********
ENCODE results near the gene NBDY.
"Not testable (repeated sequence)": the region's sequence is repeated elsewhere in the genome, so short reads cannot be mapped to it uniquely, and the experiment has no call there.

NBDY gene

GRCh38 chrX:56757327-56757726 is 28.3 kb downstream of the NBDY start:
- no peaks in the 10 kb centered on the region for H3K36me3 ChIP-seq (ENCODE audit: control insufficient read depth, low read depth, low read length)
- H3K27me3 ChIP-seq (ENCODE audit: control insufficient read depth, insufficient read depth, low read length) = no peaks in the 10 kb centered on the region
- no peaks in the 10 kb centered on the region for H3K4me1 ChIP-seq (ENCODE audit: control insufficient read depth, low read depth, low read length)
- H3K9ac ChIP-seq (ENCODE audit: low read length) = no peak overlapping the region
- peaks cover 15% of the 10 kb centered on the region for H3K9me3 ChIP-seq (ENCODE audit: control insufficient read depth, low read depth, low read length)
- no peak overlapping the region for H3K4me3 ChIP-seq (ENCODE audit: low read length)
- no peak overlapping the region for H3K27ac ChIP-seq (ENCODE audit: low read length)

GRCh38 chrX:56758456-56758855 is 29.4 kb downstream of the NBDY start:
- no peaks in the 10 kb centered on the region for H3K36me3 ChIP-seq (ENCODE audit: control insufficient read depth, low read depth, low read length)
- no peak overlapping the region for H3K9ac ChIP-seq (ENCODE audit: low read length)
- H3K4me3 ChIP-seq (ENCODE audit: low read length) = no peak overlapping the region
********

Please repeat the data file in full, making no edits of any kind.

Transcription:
ENCODE results near the gene NBDY.
"Not testable (repeated sequence)": the region's sequence is repeated elsewhere in the genome, so short reads cannot be mapped to it uniquely, and the experiment has no call there.

NBDY gene

GRCh38 chrX:56757327-56757726 is 28.3 kb downstream of the NBDY start:
- no peaks in the 10 kb centered on the region for H3K36me3 ChIP-seq (ENCODE audit: control insufficient read depth, low read depth, low read length)
- H3K27me3 ChIP-seq (ENCODE audit: control insufficient read depth, insufficient read depth, low read length) = no peaks in the 10 kb centered on the region
- no peaks in the 10 kb centered on the region for H3K4me1 ChIP-seq (ENCODE audit: control insufficient read depth, low read depth, low read length)
- H3K9ac ChIP-seq (ENCODE audit: low read length) = no peak overlapping the region
- peaks cover 15% of the 10 kb centered on the region for H3K9me3 ChIP-seq (ENCODE audit: control insufficient read depth, low read depth, low read length)
- no peak overlapping the region for H3K4me3 ChIP-seq (ENCODE audit: low read length)
- no peak overlapping the region for H3K27ac ChIP-seq (ENCODE audit: low read length)

GRCh38 chrX:56758456-56758855 is 29.4 kb downstream of the NBDY start:
- no peaks in the 10 kb centered on the region for H3K36me3 ChIP-seq (ENCODE audit: control insufficient read depth, low read depth, low read length)
- no peak overlapping the region for H3K9ac ChIP-seq (ENCODE audit: low read length)
- H3K4me3 ChIP-seq (ENCODE audit: low read length) = no peak overlapping the region